But, Robert, unethical people often reproduce quite well, don’t they? Genghis Khan is reputed to have quite enjoyed slaying his enemies and sleeping with (“on the bellies of”) their wives and daughters. I have heard that something like 0.5% of the world’s people now have the surname Khan. In light of such a fact (assuming it’s true), how can you logically connect Evolution with Ethics? To revise your wording, “Immorality and Evolution sit hand-in-hand quite happily.”

          • Richard D. Peachey

            Robert: On what basis can you condemn anything done by anyone else? By comparing their actions to  your own society’s current (changeable) morality? You have castigated certain practices as “immoral,” but if that society agreed on them, how can you speak against that? Are you appealing to some higher law? I note that your own society seems fairly comfortable with killing innocents (unless you think pre-born children are somehow “guilty” of something).

            Regarding your statement on “survival of the fittest,” I don’t know where you’re getting your information, but you’re quite mistaken. “Survival of the fittest” is an alternative term for “natural selection” — Darwin’s proposed mechanism for evolution — rather than for evolution itself. This is abundantly clear from Darwin’s own statements in the Origin of Species (6th edition). Darwin writes, “I have called this principle, by which each slight variation, if useful, is preserved, by the term Natural Selection, in order to mark its relation to man’s power of selection. But the expression often used by Mr. Herbert Spencer of the Survival of the Fittest is more accurate, and is sometimes equally convenient” (chapter 3). Again, Darwin says, “This preservation of favourable individual differences and variations, and the destruction of those which are injurious, I have called Natural Selection, or the Survival of the Fittest” (chapter 4). Several other similar statements from the Origin could be cited (from chapters 4 and 15).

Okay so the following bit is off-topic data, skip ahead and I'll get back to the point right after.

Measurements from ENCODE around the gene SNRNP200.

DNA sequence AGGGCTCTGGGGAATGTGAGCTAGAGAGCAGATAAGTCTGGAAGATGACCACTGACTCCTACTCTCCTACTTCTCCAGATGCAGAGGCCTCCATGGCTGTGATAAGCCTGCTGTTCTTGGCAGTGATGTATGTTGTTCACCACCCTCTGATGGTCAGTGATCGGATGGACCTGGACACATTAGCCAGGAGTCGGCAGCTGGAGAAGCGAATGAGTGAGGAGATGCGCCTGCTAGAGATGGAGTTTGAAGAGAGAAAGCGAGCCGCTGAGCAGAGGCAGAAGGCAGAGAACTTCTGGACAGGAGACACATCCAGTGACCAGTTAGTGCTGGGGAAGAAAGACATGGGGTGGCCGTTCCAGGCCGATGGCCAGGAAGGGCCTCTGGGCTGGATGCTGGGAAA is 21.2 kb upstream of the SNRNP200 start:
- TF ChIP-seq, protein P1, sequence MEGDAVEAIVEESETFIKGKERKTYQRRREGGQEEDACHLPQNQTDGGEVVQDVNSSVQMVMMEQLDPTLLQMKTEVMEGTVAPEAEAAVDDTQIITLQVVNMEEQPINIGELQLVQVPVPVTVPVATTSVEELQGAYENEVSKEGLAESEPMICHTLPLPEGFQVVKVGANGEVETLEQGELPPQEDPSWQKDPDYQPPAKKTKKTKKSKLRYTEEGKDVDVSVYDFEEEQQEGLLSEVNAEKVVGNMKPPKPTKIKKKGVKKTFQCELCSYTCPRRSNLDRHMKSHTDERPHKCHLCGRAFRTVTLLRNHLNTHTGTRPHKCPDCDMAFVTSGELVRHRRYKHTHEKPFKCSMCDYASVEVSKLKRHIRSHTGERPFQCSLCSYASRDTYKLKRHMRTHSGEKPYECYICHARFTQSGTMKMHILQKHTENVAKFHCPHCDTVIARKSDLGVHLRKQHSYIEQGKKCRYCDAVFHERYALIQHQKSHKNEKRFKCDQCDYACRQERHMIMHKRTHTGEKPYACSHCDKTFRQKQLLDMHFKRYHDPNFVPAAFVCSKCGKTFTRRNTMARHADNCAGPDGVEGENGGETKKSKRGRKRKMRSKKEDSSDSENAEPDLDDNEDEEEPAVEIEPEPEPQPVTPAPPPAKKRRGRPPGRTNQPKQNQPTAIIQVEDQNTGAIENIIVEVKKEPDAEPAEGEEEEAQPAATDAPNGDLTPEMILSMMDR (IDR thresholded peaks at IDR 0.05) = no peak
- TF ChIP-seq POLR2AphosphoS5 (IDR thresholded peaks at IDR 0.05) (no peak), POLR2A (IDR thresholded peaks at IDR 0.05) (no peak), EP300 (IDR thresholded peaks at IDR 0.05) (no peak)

My college text for a fourth-year evolution course (Peter W. Price’s Biological Evolution, 1996) showed no qualms about using the term “survival of the fittest,” and even quoted at length the two passages from Darwin given above.

            Evolutionists, of course, have trouble empirically determining who is the “fittest.” As you suggest, the real criterion is reproductive success. But “survival of the fittest” then becomes a tautology: “Survival of those who survive (and reproduce).” So “natural selection” is, operationally, nothing other than “differential reproduction.”

            But, Robert, unethical people often reproduce quite well, don’t they? Genghis Khan is reputed to have quite enjoyed slaying his enemies and sleeping with (“on the bellies of”) their wives and daughters. I have heard that something like 0.5% of the world’s people now have the surname Khan. In light of such a fact (assuming it’s true), how can you logically connect Evolution with Ethics? To revise your wording, “Immorality and Evolution sit hand-in-hand quite happily.”

          • Richard D. Peachey

            Robert: On what basis can you condemn anything done by anyone else? By comparing their actions to  your own society’s current (changeable) morality? You have castigated certain practices as “immoral,” but if that society agreed on them, how can you speak against that? Are you appealing to some higher law? I note that your own society seems fairly comfortable with killing innocents (unless you think pre-born children are somehow “guilty” of something).

            Regarding your statement on “survival of the fittest,” I don’t know where you’re getting your information, but you’re quite mistaken. “Survival of the fittest” is an alternative term for “natural selection” — Darwin’s proposed mechanism for evolution — rather than for evolution itself. This is abundantly clear from Darwin’s own statements in the Origin of Species (6th edition). Darwin writes, “I have called this principle, by which each slight variation, if useful, is preserved, by the term Natural Selection, in order to mark its relation to man’s power of selection. But the expression often used by Mr. Herbert Spencer of the Survival of the Fittest is more accurate, and is sometimes equally convenient” (chapter 3). Again, Darwin says, “This preservation of favourable individual differences and variations, and the destruction of those which are injurious, I have called Natural Selection, or the Survival of the Fittest” (chapter 4). Several other similar statements from the Origin could be cited (from chapters 4 and 15).